berriestan
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Postby MMM » Wed Feb 25, 2009 12:01 pm

For us, we are just letting our 3+ yrs old go for it. She seems to enjoy it. But we do not have long term plans for her to pursue. I am hoping that this is something she will outgrow after sometime. Though she really enjoys it currently and listen intently when the teacher teaches them something new.

Maybe like any sports, when someone does it professionally and they tend to use that part of the body more, the wear and tear is higher?

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Ballet training - Walk like a duck

Postby Poonie » Wed Feb 25, 2009 12:11 pm

I've observed at my daughter's ballet school that majority of the older girls who have been under ballet training for 7-10 years do walk like ducks. They are not even professionals but just secondary school girls. This is inevitable as they have to turn the feet as well as the pelvic bone. Additionally, if they have been using the wrong muscles they will end up with thick thighs.

Poonie
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Postby sashimi » Wed Feb 25, 2009 12:45 pm

Personally I don't think too much about this, cos generally speaking 1) things can be corrected, 2) we all suffer from bad habits.

What I mean is, bad habits can be corrected - eg. eating noisily, scuffing slippers against the floor, bad posture. It can be corrected with diligence if you know you are wrong and put effort to correct it. Also, as some of you say, sometimes injuries or bad growth are caused because one regularly does an action (dance, etc) wrongly.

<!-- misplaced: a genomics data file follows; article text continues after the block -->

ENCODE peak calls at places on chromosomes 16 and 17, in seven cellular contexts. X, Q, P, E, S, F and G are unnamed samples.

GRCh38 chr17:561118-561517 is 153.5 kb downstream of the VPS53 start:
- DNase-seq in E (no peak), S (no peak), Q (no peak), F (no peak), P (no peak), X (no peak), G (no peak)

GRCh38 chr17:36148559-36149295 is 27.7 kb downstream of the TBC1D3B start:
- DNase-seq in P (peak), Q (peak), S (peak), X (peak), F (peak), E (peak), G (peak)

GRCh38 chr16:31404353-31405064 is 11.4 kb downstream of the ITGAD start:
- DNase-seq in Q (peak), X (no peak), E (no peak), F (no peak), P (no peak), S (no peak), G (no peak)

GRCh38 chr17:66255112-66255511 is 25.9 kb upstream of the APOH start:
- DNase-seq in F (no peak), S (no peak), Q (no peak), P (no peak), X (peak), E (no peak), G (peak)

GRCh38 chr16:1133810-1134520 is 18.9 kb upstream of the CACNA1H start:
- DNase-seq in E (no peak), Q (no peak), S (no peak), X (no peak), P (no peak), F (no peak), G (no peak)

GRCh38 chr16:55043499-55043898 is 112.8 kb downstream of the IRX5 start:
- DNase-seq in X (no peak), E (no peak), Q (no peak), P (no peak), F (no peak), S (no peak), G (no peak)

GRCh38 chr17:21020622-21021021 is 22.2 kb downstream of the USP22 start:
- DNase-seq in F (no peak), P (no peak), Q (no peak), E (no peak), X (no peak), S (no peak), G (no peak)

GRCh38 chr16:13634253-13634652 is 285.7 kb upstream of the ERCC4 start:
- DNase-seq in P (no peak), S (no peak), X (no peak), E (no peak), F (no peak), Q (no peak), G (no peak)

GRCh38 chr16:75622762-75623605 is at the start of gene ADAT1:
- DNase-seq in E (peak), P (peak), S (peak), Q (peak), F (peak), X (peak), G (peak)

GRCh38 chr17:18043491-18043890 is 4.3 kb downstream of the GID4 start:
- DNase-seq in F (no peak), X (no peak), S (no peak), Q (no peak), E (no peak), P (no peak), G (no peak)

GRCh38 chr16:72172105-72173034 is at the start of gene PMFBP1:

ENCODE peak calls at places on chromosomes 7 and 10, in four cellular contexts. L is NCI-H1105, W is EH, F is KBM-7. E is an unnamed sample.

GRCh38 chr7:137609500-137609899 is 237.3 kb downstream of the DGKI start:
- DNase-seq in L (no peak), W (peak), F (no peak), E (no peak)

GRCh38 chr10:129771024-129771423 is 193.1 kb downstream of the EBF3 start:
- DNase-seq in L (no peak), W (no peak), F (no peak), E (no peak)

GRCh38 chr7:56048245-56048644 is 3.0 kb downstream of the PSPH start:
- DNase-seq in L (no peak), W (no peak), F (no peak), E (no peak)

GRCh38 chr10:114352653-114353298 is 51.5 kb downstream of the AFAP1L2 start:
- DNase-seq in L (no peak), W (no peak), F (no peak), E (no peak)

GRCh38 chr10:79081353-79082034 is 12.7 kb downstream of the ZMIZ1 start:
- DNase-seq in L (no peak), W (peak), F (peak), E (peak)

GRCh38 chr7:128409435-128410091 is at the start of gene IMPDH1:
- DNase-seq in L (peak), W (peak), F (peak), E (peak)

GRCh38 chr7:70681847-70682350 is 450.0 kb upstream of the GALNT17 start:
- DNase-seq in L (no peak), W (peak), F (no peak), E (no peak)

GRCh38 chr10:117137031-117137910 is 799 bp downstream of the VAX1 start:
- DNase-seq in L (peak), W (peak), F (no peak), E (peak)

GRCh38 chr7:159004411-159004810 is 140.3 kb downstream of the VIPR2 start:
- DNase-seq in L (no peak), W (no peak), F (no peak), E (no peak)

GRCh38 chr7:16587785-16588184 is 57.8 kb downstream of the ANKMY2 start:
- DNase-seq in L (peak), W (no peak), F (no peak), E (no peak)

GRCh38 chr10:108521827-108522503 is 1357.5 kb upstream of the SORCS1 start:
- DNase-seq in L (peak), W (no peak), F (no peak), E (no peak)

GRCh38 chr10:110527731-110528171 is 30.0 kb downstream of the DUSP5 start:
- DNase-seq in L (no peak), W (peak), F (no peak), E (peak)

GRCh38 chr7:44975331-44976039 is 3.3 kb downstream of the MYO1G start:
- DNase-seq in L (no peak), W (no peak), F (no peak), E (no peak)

Looking on the bright side, they say (ballet) dancers walk gracefully, with poise - in fact, some veritably "float" when walking. Dancers are more aware of the lines of the body and carry themselves differently from "normal" people.

I want my DD to be aware of this, while practising a hobby that is not sedentary.

I'm more concerned about poor handwriting, over-sized thumbs (both thanks to mobiles), and poor health brought on by a sedentary life. But I also have my own biases/misgivings - I find that girls who engage in professional swimming, for example, are overly muscular. It puts me off. But this is another topic....

sashimi
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Postby csc » Wed Feb 25, 2009 1:42 pm

Exactly. Guess every sport has its side effects.

I've long ruled out competitive swimming for my children. My bro-in-law, a competitive swimmer can testify to its side effects - he started to bald in his early twenties and has bad hair quality and colour. Juz imagine the amt of chlorine one assimilated into the body over the years of training.

I'm old fashioned at heart. Girls must learn to be graceful and have poise - think dancing helps. Think of Wong Lilin & Jeanette Aw - trained dancers. Boys must be trained to be sporty and atheletic - so sports must develop both brain and brawn.

csc